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-   -   Plastic smell and taste (http://www.homebrewtalk.com/f36/plastic-smell-taste-275713/)

kenpotf 10-20-2011 11:40 PM

Plastic smell and taste
I tasted my porter today and it has an acidic taste. I had put one bottle in the fridge on Monday just to see if the floaties would clear up, and that didn't work either but no biggie.

The question that I have is that I've read on the forums the "band aid/medicinal" flavors can be caused by chlorine. Since this has dark grains in it, doesn't that affect the PH of the water worse than a say an amber? I have another in the fermentor and I'm not sure if it's going to have the same problem or not. I think I've decided to just use spring water for my next batch to see if I can get a better flavor from it.

Will the plastic taste go away or do I need to dump this?

I also remember that this is the first AG that I did and it was the first time that I used my cooler. Could the plastic flavor be from this and will it lessen as time goes on?

ryan83 10-21-2011 01:49 AM

I had this experience. The next batch will be fine because it most likely came from the cooler. I dumped mined. Somewhere i read (After the fact) that you should fill your cooler with heated water and drain before you mash for the first time. Anyway all my next batches have been great.

Good luck!

BigEd 10-21-2011 03:29 AM

The "plastic" taste is phenol compounds and they didn't come from your cooler. Heavily chlorinated water can be partly to blame but the probable cause is too high a fermentation temperature or contamination from wild yeast and/or bacteria.

ryan83 10-21-2011 03:50 AM

My wort tasted like plastic and i find it hard to believe i got an infection from boil kettle to fermentor that would have such a profound effect. I use StarSan so chlorine wasn't a culprit and fermentation temp wasn't an issue because like I said it was straight from the chiller going into the fermentor. I read all the same things wondering where this taste could have came from and ruled out all the above. My conclusion was based on others experiences and I concluded the cooler was the culprit in my situation. I know others haven't had any problems and maybe it's because i preheated my cooler with close to boiling water before use and let the temp get down to my strike temp before adding grain.

Edit: Also, not everyone that tasted the wort or the beer noticed the taste as I did, so initially we decided to continue and ferment. After the fermentation and carbonation still not everyone noticed the taste but some did. For me it was dominate but for others it was non existent only a few of us thought it was dominate in the flavor profile.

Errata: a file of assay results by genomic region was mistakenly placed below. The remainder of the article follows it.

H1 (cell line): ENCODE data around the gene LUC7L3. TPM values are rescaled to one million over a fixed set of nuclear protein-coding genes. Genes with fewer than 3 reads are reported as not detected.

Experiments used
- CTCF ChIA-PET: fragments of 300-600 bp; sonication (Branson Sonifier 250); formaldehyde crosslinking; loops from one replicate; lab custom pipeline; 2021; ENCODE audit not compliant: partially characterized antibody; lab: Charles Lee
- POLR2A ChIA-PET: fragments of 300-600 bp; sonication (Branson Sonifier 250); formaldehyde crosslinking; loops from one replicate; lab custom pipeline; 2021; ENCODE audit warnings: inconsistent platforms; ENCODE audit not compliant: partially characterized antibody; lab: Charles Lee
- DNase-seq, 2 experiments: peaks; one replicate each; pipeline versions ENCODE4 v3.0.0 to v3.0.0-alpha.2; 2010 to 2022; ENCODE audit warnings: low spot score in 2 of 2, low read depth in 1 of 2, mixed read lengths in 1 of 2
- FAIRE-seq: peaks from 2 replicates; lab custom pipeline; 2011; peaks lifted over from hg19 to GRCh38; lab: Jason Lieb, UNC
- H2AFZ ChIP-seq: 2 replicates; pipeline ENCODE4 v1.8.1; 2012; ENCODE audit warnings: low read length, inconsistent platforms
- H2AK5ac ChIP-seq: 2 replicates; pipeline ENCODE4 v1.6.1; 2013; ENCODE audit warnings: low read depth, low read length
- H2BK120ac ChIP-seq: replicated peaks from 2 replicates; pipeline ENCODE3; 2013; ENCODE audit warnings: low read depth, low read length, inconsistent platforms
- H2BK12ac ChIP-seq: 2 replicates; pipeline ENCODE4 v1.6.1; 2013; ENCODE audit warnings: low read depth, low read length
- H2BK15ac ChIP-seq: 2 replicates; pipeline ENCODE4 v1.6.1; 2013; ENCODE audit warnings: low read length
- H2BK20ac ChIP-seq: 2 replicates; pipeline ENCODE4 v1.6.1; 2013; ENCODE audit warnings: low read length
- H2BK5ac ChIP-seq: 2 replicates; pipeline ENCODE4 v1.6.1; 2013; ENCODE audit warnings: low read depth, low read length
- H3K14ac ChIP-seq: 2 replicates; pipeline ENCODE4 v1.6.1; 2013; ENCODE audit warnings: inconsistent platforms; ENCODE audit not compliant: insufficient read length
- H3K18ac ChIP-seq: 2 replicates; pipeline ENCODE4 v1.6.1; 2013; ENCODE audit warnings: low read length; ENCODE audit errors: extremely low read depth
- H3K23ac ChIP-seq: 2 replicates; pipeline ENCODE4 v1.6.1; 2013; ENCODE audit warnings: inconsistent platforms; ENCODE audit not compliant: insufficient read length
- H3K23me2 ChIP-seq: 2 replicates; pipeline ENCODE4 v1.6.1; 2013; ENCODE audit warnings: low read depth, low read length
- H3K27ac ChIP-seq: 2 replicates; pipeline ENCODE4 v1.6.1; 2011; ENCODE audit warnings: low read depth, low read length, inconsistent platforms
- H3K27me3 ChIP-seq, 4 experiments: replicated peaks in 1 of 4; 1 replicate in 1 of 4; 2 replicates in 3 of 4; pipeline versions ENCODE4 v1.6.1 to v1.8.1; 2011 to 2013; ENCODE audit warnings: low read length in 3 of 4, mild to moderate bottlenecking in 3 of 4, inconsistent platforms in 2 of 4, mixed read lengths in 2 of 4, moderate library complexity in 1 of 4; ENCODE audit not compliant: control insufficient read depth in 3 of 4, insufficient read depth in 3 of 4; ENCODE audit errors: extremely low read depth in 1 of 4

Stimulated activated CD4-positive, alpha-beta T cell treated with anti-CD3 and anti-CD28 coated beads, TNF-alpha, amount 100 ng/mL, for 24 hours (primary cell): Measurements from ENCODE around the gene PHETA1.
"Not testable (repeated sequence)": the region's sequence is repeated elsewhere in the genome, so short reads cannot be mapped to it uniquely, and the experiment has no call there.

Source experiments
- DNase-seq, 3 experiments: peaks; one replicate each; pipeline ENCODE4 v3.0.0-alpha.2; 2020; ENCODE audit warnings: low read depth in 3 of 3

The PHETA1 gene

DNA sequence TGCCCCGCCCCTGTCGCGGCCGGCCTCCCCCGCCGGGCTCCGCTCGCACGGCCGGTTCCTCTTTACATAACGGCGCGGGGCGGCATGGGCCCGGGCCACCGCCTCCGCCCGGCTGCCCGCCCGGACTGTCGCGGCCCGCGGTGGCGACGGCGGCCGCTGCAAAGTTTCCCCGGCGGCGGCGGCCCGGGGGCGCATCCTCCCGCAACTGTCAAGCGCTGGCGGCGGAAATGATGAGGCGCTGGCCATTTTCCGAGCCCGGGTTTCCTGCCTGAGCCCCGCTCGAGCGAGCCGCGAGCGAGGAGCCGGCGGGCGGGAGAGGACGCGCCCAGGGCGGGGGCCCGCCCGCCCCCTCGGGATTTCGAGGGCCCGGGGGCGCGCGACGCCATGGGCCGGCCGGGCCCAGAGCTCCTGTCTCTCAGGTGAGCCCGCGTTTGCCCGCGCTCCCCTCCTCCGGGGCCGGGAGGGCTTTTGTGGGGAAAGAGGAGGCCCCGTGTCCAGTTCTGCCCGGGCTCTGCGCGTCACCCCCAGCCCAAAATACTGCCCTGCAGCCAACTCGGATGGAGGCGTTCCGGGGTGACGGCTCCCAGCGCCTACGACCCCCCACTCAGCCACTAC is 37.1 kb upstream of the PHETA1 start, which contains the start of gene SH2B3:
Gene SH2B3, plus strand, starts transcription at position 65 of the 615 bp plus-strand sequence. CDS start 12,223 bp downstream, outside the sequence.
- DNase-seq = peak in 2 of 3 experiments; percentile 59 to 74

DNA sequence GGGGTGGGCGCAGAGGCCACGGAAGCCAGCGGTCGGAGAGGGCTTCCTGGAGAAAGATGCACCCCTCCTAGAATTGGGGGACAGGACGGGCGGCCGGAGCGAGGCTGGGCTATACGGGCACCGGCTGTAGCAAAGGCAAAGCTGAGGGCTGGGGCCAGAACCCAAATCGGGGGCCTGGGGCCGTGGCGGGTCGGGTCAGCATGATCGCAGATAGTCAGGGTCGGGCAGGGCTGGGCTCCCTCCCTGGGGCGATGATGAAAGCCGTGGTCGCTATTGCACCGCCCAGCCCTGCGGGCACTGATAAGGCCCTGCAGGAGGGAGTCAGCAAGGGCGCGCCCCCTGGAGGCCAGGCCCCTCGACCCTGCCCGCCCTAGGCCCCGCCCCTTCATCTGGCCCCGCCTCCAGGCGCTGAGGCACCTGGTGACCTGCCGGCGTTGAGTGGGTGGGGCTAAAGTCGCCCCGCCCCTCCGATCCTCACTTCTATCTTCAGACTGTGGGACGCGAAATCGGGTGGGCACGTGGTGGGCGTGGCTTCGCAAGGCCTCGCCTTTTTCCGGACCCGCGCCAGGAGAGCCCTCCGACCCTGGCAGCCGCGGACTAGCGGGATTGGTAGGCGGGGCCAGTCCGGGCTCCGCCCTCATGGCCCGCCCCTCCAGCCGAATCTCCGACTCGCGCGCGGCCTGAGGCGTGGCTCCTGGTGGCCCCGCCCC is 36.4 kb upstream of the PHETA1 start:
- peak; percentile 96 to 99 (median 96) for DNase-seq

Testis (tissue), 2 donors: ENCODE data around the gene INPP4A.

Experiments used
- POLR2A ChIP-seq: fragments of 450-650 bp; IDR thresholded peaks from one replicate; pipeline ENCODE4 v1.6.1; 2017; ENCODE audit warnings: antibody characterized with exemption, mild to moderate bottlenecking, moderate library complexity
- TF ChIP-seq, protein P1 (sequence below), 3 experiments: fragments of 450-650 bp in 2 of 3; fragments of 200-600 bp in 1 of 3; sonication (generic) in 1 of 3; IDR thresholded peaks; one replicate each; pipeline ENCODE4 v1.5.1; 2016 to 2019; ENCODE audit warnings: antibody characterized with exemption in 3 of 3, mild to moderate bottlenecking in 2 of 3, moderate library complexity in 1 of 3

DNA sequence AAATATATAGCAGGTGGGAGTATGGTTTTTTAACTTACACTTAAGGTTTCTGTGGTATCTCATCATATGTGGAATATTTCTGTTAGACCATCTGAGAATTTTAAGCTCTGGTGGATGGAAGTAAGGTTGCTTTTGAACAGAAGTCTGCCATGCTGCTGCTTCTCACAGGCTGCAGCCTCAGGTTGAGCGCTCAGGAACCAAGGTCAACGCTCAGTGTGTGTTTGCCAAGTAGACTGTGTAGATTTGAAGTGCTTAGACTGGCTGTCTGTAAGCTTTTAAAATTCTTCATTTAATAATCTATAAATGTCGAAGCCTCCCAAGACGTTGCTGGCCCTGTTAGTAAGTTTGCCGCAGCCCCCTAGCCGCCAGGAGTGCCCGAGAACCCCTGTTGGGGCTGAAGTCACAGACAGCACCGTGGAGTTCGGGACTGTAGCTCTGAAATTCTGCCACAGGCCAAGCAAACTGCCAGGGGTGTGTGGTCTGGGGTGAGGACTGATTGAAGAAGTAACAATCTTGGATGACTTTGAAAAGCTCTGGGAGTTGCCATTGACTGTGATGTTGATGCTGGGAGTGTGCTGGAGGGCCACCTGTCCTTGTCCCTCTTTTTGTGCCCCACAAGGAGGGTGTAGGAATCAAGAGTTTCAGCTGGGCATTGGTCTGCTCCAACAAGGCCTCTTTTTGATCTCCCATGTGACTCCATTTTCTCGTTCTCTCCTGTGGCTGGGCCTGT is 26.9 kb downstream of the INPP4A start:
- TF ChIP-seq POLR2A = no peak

kenpotf 10-21-2011 10:42 AM

I can't say for sure that I wasn't too high a fermentation temp for me unfortunately. I have a chamber that was set to 68. The yeast strain that I used only went up to (I think) 70 or 71. I'm not even sure how hardy this strain is, so it very well could have been that if "too high a temperature" is based on the strain of yeast that you're using.

I have something in the bucket now, and I just hope it doesn't turn out to be plastic tasting. Next time I'm brewing with spring water just to be on the safe side for the chlorine though. I measured my pH this last batch and I was where I needed to be I thought....

ryan83 10-21-2011 10:55 AM

I'm interested in how it turns out. Keep us updated.

Soma 10-21-2011 09:10 PM


Originally Posted by BigEd (Post 3408912)
The "plastic" taste is phenol compounds and they didn't come from your cooler. Heavily chlorinated water can be partly to blame but the probable cause is too high a fermentation temperature or contamination from wild yeast and/or bacteria.

A food grade cooler definitely isn't responsible for plastic flavor in beer. Look into improving your sanitation, yeast selection and check chlorine content in your source water.

masonkessinger 11-17-2011 03:34 AM

I've been experiencing the same thing in my beers and also beers from other home brewers in my area. I always taste a faint plastic flavor that flattens out malt/grain flavors. It's not disgusting just sort of flattens out the taste. Reading has led me to believe that this is a chlorine or more specifically a chloramine issue. Water reports for our water supply indicate use of both.

From what I've read chlorine alone isn't a huge deal b/c it will boil off. Chloramine on the other hand will not. You have to filter it out.

Anyway, having asked around to some local homebrewers who have incredible beer using the same water. It seems a constant difference in our technique is that they are filtering the water. I believe that they are removing chloramine and that is what's making a difference.

I have recently purchased a filter from an online homebrew shop that claims to take care of this issue. I cannot confirm a difference as I have yet to use it. Also all of this information is from research from this forum. Take from this post what you will. I'm a beginner who is no expert. I just thought it might be helpful to share my own struggle with the same issue.

Best of luck, please post back what you find, I will try to do the same.

masonkessinger 11-17-2011 03:47 AM

Also many others use campden tablets to eliminate chlorine/chloramine. Many posts out there on the topic. FWIW.

nickelmcgee 11-17-2011 01:55 PM

Chlorinamines are a disinfectant used by many municipalities to cover very large water systems. It is a compound formed by the reaction of chlorine and ammonia and is far more stable than hypochlorous acid (active disinfectant from chlorine gas or bleach). This additional stability means it will hang around and can give beer an off flavor. Simply purchase an activated carbon filter to treat all your mash and sparge water.

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